Get this. Samsung Electronics is rumored to be preparing a bid for one of its rivals, flailing phone manufacturer Nokia, according to Finnish media (via IntoMobile). The crazy rumors are boosting Nokia’s share price, which has taken so many hits over the years that I like to think of it as a used boxing ball.

Also, you wanna know something funny? Exactly a year, ago to the day, the same rumors about Samsung preparing to swallow Nokia whole surfaced.

Like Forbes’ Eric Savitz, I don’t think an acquisition of Nokia by Samsung makes much sense. I will, however, disagree with him on Microsoft not being a serious potential suitor – at least when it comes to the Redmond software company having a genuine interest in buying Nokia’s smartphone division. It’s the same thing as thinking Google buying Motorola Mobility would be an act of insanity – until Google goes and buys Motorola Mobility.

Anyway, I can’t think of any solid reasons why Samsung would need Nokia. It’s currently in a strong position with a strong brand, and taking over Nokia would guarantee it a lot of burden and headaches, not to mention regulatory issues worldwide. Also worth noting: Samsung is the biggest user of Google’s Android operating system – Nokia has pretty much bet the company on Windows Phone.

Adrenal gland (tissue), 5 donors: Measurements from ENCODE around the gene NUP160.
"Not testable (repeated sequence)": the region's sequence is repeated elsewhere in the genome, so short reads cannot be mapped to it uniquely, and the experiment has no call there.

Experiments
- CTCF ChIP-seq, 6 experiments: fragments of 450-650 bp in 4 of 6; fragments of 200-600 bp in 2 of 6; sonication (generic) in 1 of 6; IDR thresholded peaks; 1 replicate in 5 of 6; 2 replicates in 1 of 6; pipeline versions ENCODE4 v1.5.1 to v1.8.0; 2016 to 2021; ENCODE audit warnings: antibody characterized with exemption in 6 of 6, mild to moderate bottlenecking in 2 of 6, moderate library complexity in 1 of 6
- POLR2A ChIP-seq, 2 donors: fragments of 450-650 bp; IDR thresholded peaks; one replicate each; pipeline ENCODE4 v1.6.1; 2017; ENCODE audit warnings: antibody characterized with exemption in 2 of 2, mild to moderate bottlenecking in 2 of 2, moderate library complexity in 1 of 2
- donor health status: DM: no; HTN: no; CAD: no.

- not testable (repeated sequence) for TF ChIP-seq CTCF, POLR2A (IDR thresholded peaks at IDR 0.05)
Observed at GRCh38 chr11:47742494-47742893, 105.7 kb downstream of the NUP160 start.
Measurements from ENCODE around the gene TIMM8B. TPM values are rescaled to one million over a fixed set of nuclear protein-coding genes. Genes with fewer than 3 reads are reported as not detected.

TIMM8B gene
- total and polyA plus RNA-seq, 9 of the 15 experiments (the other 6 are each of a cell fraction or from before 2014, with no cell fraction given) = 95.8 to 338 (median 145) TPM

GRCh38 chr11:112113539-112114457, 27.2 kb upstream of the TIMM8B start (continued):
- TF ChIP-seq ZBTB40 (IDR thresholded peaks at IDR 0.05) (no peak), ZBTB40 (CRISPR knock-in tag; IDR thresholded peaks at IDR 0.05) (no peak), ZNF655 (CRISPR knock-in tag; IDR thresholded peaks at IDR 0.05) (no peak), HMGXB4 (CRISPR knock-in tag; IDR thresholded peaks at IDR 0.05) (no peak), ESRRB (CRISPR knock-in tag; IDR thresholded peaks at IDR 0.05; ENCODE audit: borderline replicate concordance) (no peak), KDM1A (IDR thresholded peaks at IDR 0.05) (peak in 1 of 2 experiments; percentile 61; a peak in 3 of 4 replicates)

Not to mention the mess such a marriage would create when it comes to patent warfare in the mobile industry. Think about it: the complexity that gets added as a result of this deal may cause actual earthquakes.

Partially owing to strong sales of the Samsung Galaxy range of smartphones, Samsung Electronics overtook Apple in worldwide smartphone sales during Q3 2011, with a total market share of 23.8 percent.

The company recently became the world’s largest cellphone maker, surpassing Nokia, with 45 million smartphones sold in the first quarter of 2012.

So, we simply can’t see many benefits to Samsung becoming the new owner of Nokia. Coupled with a Friday afternoon rumor that lacks any credible, named sources – we’re going to assert there’s no chance of this happening, either.

Then again, stranger things have happened.

Related: Samsung acquires Swedish fabless Wi-Fi chipset maker Nanoradio

IDC: Android and iOS now accounting for more than 80% of smartphone shipments